His point is that this should be viewed as beyond the authority of the FCC by both sides; that a bureaucratic panel doesn't have the power to tell individual states how to regulate themselves; and doing so will open a Pandora's box. He illustrates his point by citing SCOTUS precedence, and hypothesizes what sort of dramatic swings would be possible with that power.

    Everyone loves HHS - but they forget (let me make his point in a different way) the HHS could effectively slash Abortion coverage at will by simply saying Insurance can't cover it. That's what it's dangerous to give so much power to one position; especially a politically appointed one.

    Christ - His biggest mistake, apparently, is forgetting to dumb down his point and talk like everyone is 12.

    IMHO, the FCC should just declare ISPs common carriers as a start; then recommend to Congress a law that says the individual citizens have a right to assembly, even in the form of a municipality, and establish publicly held utility services.

    Then, it could go back to SCOTUS or whatever.

  • "that taxpayer-funded projects are barriers to future infrastructure investment."
     
    Yes everyone can compete in the free market,
    except for groups of geographically related people cooperating with their tax dollars. Can't have them competing.
     
    That's the last thing we want for our infrastructure. People cooperating with their votes and tax dollars.

    • by silfen (3720385)

      Yes everyone can compete in the free market, except for groups of geographically related people cooperating with their tax dollars. Can't have them competing.

      You don't quite understand what a "free market" means. A "free market" means that I choose who I give my money to for services I want to receive; companies that treat me badly don't get my money. A "free market" is not a municipal government taking my money through taxation, handing it to their business cronies, and then providing shitty service.

      And if

  • "The argument is that municipal broadband discourages private investment in broadband communications, that taxpayer-funded projects are barriers to future infrastructure investment."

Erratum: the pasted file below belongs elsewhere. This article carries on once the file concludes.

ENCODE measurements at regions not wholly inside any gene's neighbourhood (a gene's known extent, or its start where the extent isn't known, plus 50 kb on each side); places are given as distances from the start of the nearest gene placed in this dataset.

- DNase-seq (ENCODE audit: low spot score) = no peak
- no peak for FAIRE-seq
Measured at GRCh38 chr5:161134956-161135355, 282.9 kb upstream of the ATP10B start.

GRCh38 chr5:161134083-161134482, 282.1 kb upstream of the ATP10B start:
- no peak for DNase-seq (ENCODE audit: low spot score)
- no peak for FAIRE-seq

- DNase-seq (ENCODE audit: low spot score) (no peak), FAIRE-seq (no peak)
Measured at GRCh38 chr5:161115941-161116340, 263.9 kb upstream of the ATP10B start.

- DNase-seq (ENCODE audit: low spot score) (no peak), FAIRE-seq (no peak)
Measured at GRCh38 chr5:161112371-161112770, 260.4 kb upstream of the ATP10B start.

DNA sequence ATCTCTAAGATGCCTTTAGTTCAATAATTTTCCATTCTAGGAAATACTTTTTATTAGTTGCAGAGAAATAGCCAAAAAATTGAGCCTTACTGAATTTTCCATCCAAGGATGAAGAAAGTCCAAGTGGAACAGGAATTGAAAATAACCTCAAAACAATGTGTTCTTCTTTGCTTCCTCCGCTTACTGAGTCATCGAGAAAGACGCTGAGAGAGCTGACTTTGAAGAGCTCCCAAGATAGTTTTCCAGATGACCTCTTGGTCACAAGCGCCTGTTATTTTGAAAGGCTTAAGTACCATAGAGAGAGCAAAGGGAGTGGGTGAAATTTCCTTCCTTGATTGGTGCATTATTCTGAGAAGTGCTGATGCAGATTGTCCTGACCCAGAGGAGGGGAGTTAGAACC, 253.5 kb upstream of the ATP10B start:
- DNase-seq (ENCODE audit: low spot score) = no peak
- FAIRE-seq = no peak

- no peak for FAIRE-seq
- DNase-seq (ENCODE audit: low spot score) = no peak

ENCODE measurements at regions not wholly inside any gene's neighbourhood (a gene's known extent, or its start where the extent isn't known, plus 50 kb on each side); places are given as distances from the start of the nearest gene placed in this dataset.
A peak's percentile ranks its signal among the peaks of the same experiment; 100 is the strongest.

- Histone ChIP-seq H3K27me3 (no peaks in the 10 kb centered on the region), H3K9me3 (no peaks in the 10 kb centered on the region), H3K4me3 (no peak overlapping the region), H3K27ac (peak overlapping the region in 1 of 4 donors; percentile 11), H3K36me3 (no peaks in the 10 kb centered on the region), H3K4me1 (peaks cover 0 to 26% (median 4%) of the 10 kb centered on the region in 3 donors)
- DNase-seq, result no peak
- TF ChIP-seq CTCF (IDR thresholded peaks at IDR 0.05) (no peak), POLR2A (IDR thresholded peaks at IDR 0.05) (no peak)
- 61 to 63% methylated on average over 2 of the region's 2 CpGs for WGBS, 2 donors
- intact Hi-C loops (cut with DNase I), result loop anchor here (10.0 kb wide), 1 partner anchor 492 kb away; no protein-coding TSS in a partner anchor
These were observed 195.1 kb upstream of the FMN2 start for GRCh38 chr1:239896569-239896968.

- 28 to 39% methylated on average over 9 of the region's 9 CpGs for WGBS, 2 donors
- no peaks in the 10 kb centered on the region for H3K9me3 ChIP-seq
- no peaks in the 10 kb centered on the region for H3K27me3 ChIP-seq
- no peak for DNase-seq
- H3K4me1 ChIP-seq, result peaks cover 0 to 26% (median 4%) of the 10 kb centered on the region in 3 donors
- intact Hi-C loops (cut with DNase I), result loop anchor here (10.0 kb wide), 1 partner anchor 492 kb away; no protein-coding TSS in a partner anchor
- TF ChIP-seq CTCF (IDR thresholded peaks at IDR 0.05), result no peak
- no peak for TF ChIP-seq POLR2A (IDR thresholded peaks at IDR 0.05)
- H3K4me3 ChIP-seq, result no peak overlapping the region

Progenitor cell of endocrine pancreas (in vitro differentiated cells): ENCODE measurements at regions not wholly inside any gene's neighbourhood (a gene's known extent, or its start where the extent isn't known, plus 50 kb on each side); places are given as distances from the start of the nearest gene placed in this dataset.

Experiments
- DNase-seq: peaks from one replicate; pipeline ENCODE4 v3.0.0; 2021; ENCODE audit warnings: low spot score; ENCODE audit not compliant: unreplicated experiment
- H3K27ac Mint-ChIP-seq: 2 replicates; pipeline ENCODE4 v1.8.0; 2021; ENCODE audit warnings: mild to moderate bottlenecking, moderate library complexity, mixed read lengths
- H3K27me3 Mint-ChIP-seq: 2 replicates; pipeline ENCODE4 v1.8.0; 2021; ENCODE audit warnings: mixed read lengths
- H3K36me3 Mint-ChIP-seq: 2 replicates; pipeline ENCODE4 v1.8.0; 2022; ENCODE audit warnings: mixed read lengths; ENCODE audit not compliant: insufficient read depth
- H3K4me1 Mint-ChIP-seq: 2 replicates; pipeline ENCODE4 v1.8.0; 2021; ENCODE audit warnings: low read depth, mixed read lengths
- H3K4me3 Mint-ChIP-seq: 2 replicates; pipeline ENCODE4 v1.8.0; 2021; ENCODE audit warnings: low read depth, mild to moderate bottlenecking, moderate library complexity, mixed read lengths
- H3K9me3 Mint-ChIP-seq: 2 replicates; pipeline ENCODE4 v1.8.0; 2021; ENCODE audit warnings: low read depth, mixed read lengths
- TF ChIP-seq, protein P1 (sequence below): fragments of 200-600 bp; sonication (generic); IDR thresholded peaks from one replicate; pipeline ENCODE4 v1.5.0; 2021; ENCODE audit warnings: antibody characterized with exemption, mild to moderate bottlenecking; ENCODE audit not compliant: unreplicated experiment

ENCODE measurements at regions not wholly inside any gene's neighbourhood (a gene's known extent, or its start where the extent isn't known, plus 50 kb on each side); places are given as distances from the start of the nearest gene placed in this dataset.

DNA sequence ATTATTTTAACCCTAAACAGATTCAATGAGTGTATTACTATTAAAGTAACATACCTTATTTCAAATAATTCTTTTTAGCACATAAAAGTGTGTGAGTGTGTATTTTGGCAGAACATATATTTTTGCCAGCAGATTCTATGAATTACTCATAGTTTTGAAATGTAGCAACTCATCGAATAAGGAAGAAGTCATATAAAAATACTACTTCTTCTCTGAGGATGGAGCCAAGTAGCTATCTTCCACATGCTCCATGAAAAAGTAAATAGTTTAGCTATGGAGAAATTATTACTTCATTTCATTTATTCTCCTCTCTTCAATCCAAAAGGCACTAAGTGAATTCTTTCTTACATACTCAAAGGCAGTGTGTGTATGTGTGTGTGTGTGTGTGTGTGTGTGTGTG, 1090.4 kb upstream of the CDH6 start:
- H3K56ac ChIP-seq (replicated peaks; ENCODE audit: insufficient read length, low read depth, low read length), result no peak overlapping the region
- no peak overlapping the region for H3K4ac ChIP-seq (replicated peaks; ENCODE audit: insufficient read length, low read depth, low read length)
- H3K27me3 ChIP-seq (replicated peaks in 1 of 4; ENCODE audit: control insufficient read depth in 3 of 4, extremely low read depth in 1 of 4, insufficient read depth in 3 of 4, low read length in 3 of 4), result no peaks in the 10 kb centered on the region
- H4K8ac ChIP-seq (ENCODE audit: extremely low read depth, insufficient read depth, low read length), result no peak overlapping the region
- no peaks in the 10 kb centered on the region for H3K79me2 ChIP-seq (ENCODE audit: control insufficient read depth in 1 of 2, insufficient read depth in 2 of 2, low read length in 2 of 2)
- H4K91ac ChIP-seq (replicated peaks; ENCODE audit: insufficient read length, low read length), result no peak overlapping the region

Wait, you mean that someone else doing the exact thing that the corporations have refused to do would 'discourage' the corporations from doing that very thing they've already declared they don't want to do?
    You are such a fucking ignorant tool Mr. Berry.
  • by WindBourne (631190) on Thursday August 21, 2014 @08:16PM (#47725141) Journal
    Because a city in Utah had already started a system and had it in place, they were able to lease it to Google, which Google did.
    If anything, that shows that gov. helping its citizens, and then working businesses, goes MUCH FURTHER, than allowing large business monopolies.
  • So now Slashbots are hyperventilating with hatred at hypothetical Republicans?

    You really need to get a life.

  • So now the democrats need to warn the FCC not to take actions that might offend future democrats. After that the very, very pissed off left might want to warn the FCC that if anything is done that they don't like they will eat your babies for breakfast from the skulls of republicans. Threats should not exist at any level regardless of how quietly they are made.
  • by tomhath (637240) on Thursday August 21, 2014 @08:54PM (#47725339)

    In a speech in front of the National Conference of State Legislatures, Berry endorsed states' rights

    Inflammatory headline aside, that's pretty much the way Republicans think the country should be run. Let States govern themselves, Fed should stay out unless the issue crosses state lines.

  • by PPH (736903) on Thursday August 21, 2014 @10:04PM (#47725647)

    ... and no investments were made. Business had its chance to shit or get off the pot. And we didn't get shit. So now it looks like municipal investment or nothing.

    If the GOP is intent on stopping that, then I guess we should say that the GOP is a barrier to future infrastructure investment. And the solution is to prevent a Republican led anything.

  • The important bit (Score:5, Informative)

    by BillX (307153) on Thursday August 21, 2014 @10:46PM (#47725897) Homepage

    This has nothing to do with "banning municipal broadband" today, and everything to do with not granting a power at the Fed level that would let a future FCC in 1-2 election cycles do exactly that.

    FTFA:

    "If the history of American politics teaches us anything, it is that one political party will not remain in power for perpetuity. At some point, to quote Sam Cooke, 'a change is gonna come,'" Berry said. "And that change could come a little more than two years from now. So those who are potential supporters of the current FCC interpreting Section 706 [of the Telecommunications Act] to give the Commission the authority to preempt state laws about municipal broadband should think long and hard about what a future FCC might do with that power."

    Arguing that municipal broadband networks could discourage investment by private companies, Berry said, "Itâ(TM)s not hard, then, to imagine a future FCC concluding that taxpayer-funded, municipal broadband projects themselves are barriers to infrastructure investment. So if the current FCC were successful in preempting state and local laws under Section 706, what would stop a future FCC from using Section 706 to forbid states and localities from constructing any future broadband projects? Nothing that I can see."